Console.WriteLine(string.Join(" ", utf16));
        }
        else
            Console.WriteLine("null");
    }
}

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Happy Monday!



Today I tell you a story about one tricky bug. The bug is a tricky one because it doesn't allow me to debug my application on Mondays. I'm serious right now: the debug mode doesn't work every Monday. Furthermore, the bug literally tell me: "Happy Monday!".

So, the story. It was a wonderful Sunday evening, no signs of trouble. We planned to release a new version of our software (a minor one, but it includes some useful features). Midnight on the clock. Suddenly, I came up with the idea that we have a minor bug that should be fixed. It requires a few lines of code and 10 minutes to do it. And I decided to write needed logic before I go to sleep. I open VisualStudio, lunch build, and wait. But something goes wrong, because I get the following error:

Error connecting to the pipe server.

Hmm. It is a strange error.

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Strange behavior of FindElementsInHostCoordinates in WinRT



Silverlight features a splendid method: VisualTreeHelper.FindElementsInHostCoordinates. It allows the HitTest, i.e. makes it possible for a point or rectangle to search for all visual sub-tree objects that intersect this rectangle or point. Formally the same method VisualTreeHelper.FindElementsInHostCoordinates is available in WinRT. And it seems the method looks in the same way, but there is a little nuance. It works differently in different versions of the platform. So, let’s see what’s going on.

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About System.Drawing.Color and operator ==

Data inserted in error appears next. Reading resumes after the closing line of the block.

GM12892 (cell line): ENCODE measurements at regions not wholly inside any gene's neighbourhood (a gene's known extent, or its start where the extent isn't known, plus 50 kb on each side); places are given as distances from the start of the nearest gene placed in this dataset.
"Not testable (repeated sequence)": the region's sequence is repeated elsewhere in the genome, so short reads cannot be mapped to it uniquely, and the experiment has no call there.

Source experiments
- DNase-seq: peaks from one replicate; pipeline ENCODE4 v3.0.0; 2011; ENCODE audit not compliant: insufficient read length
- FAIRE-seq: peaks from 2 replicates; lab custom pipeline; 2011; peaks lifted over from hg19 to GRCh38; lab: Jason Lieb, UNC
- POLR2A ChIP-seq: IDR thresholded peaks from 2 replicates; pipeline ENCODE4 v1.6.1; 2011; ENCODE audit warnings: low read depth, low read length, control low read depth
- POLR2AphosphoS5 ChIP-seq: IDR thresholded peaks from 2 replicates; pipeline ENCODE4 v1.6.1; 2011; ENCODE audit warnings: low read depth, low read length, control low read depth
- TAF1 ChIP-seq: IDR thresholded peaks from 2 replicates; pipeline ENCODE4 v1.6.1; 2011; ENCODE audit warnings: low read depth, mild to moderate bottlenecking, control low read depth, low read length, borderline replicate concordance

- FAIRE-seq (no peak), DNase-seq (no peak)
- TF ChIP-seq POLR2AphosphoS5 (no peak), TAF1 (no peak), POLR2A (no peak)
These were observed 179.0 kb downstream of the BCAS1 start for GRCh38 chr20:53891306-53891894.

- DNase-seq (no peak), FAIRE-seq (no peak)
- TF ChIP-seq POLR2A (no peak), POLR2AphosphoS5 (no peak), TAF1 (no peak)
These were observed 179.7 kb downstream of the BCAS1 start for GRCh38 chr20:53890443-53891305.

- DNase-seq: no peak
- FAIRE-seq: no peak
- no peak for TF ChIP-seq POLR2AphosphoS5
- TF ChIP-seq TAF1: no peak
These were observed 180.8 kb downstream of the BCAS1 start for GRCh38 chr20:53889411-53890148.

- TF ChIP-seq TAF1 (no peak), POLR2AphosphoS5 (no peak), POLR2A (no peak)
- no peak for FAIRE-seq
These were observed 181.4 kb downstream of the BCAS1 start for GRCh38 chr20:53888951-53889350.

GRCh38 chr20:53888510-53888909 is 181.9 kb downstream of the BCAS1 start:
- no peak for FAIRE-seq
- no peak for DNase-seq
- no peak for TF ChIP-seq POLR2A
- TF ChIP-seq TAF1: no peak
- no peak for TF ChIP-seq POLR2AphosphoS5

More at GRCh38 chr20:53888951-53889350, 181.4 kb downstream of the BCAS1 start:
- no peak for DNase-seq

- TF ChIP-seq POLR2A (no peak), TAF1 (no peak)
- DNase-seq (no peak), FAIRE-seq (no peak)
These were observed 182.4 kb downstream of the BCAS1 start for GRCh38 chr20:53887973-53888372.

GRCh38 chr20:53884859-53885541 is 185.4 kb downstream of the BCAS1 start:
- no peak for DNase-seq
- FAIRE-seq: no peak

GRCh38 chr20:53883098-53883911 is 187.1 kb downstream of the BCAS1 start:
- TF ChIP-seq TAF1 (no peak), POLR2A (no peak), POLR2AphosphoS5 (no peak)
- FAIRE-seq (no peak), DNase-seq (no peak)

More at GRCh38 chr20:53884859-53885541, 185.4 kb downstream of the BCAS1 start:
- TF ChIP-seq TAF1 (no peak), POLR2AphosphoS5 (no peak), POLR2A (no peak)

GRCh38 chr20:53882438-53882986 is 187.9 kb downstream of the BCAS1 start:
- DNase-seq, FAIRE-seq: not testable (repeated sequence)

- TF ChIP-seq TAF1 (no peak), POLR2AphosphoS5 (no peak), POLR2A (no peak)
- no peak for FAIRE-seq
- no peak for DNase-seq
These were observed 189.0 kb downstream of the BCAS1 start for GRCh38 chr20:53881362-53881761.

Operator == that allows easy comparison of your objects is overridden for many standard structures in .NET. Unfortunately, not every developer really knows what is actually compared when working with this wonderful operator. This brief blog post will show the comparison logic based on a sample of System.Drawing.Color. What do you think the following code will get:

var redName = Color.Red;
var redArgb = Color.FromArgb(255, 255, 0, 0);
Console.WriteLine(redName == redArgb);

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Setting up build configuration in .NET



You get two default build configurations: Debug and Release, when creating a new project in Visual Studio. And it’s enough for most small projects. But there can appear a necessity to extend it with the additional configurations. It’s ok if you need to add just a couple of new settings, but what if there are tens of such settings? And what if your solution contains 20 projects that need setting up of these configurations? In this case it becomes quite difficult to manage and modify build parameters.

In this article, we will review a way to make this process simpler by reducing description of the build configurations.

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Jon Skeet's Quiz



Jon Skeet was once asked to give three questions to check how well you know C#. He asked the following questions: